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Harnessing Evaluation and Learning for Equity and Impact Insights for Foundation Executives

November 1, 2022

Grantmaking foundations are increasingly using E&L functions in diverse ways. A 2019 survey from the Center for Evaluation Innovation found that 42 percent of foundations had a dedicated E&L unit or department that functioned separately from the program department, up from 34 percent in 2015.The survey also shows that E&L staff fill numerous and evolving roles including directing and managing evaluation work within the foundation; supporting broader team and organizational learning efforts, including equity work; supporting strategy development and review; and providing advice or coaching about evaluation to other staff. Beyond the foundation's walls, many E&L teams contribute to the fields of evaluation and philanthropy by sharing actionable knowledge or learning strategies with peer organizations. Field-building increases the influence and impact of a foundation by helping to advance philanthropic thought leadership and E&L practices more broadly.But leveraging the power of evaluation and learning is easier said than done. This guide is a resource for foundation executives interested in harnessing the power of evaluation and learning for impact. It was developed by Engage R+D with support from The James Irvine Foundation, Ewing Marion Kauffman Foundation, Center for Evaluation Innovation, and Kresge Foundation. It is based on our study of the E&L function across these three diverse foundations, all of which champion the Equitable Evaluation Initiative and are on their own equity journeys.

Evaluation and Learning at Foundations: A Field Guide

April 18, 2022

This brief grew out of conversations with evaluation and learning leaders working in foundations across the United States about both the value of evaluation and learning in philanthropy, and the challenges of implementing this function well across diverse institutional contexts. Our intent is to provide practical guidance that new and existing leaders can use to navigate their roles in support of more effective and equitable philanthropy. It is based on indepth case studies of the Irvine, Kauffman, and Kresge Foundations along with our own experience partnering with foundations on evaluation, strategy, and learning efforts.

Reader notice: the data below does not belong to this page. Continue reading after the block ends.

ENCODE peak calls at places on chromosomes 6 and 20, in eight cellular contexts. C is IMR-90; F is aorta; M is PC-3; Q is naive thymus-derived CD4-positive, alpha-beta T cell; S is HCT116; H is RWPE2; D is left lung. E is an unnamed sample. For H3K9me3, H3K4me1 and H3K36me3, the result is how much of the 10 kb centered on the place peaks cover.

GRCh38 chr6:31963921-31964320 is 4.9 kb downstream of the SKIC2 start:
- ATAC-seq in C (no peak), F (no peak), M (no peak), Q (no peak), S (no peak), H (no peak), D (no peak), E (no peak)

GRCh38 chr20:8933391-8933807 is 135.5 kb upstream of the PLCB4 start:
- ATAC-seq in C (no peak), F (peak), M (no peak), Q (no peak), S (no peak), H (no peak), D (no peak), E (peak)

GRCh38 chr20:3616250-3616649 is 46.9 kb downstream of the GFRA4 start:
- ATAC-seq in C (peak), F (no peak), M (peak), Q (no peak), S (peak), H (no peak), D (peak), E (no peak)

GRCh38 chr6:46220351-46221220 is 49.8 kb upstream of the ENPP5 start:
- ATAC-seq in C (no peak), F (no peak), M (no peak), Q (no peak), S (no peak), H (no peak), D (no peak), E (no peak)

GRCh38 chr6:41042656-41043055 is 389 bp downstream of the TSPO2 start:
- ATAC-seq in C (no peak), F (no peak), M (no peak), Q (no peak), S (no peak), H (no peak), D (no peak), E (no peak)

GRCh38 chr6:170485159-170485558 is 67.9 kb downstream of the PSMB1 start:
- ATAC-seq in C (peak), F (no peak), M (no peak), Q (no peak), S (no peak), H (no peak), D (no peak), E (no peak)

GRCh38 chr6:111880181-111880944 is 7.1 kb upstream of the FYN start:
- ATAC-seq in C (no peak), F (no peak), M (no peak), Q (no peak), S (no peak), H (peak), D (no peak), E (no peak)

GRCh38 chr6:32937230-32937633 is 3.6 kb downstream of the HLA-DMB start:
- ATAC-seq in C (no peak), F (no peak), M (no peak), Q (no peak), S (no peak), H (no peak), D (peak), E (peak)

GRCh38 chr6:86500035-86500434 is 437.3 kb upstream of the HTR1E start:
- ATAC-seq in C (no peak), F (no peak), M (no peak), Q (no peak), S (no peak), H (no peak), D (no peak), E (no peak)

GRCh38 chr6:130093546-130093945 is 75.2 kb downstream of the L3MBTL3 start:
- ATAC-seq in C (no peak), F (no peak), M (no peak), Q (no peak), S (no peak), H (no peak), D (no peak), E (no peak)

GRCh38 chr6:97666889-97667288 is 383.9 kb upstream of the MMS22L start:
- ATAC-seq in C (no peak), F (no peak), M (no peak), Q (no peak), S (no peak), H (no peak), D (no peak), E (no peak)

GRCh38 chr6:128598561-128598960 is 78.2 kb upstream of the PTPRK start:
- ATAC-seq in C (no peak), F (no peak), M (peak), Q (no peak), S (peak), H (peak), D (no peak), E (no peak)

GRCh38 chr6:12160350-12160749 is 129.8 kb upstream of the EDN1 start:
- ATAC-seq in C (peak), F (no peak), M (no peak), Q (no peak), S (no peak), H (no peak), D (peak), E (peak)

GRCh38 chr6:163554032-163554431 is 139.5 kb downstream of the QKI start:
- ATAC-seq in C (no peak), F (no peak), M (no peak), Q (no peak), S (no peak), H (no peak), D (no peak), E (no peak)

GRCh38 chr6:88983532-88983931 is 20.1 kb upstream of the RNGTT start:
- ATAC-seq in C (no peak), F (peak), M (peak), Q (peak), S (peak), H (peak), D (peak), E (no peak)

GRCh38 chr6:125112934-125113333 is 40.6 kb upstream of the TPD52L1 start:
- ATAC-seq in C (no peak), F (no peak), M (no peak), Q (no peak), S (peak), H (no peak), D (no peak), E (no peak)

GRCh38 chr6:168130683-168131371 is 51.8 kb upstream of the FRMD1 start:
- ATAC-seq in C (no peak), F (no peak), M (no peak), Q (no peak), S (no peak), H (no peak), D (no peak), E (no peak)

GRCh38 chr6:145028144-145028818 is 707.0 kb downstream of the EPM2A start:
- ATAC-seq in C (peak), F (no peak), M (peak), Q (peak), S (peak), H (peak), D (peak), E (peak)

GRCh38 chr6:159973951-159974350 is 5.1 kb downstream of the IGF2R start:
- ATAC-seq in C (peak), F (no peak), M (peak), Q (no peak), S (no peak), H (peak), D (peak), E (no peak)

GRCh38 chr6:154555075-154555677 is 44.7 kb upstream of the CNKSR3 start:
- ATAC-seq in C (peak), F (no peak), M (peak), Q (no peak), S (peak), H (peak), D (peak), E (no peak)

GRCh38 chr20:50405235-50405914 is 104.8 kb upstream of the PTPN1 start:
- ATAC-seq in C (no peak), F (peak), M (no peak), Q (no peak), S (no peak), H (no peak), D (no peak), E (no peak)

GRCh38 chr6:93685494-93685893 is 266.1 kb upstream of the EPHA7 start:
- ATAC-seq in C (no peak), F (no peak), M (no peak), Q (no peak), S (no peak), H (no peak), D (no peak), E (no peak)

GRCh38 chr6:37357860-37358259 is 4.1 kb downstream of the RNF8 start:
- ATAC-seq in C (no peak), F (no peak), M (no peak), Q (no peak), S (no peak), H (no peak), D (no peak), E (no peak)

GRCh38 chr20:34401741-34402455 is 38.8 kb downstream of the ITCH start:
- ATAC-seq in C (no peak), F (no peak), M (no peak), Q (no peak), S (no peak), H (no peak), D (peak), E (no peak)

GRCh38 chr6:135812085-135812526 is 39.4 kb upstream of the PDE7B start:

Evaluators as Conduits and Supports for Foundation Learning

March 1, 2019

Evaluators play a critical role in supporting philanthropic learning, programming, and strategy, but evaluation and learning in philanthropy is often limited in ways that impede deeper resonance and impact. Most philanthropic evaluation is focused on the needs of individual foundations, knowledge sharing with the broader field is limited, and foundations struggle to integrate evaluation and learning as a management tool. This article makes the case that evaluators and funders can do more to build the collective capacity of evaluators working in philanthropy in order to enhance their contributions to community change. This article also examines the ways that evaluation in philanthropy is evolving, lays out root causes of its limitations, and looks at emerging tools, techniques, and lessons that showcase new ways evaluators and funders are working together to strengthen practice.

Being the Change: 12 Ways Foundations Are Transforming Themselves to Transform Their Impact

April 1, 2018

Many foundations are adopting new approaches for creating social change—approaches that aim to influence the actions and investments of the public and private sector, as well as address the complex conditions that hold social problems in place.Based on interviews with 114 practitioners representing 50 foundations and 8 philanthropic services organizations, Being the Change explores how foundations are applying their assets, knowledge, skills, networks, and people in new ways in order to create impact at scale and change systems.

Working Paper, Rents and Inefficiency in the Patent and Copyright System: Is There a Better Route?

August 1, 2016

This paper analyzes the evidence for rents due to the patent and copyright systems for financing innovation and creative work. It notes research suggesting that in both the patent and copyright system, the costs in the form of monopoly pricing and rent-seeking activity outweigh the benefits. It then proposes alternatives to the patent and copyright system.The Kauffman Foundation helped support this work.

Entrepreneurship Policy Digest: Stimulating Entrepreneurial Growth

February 19, 2014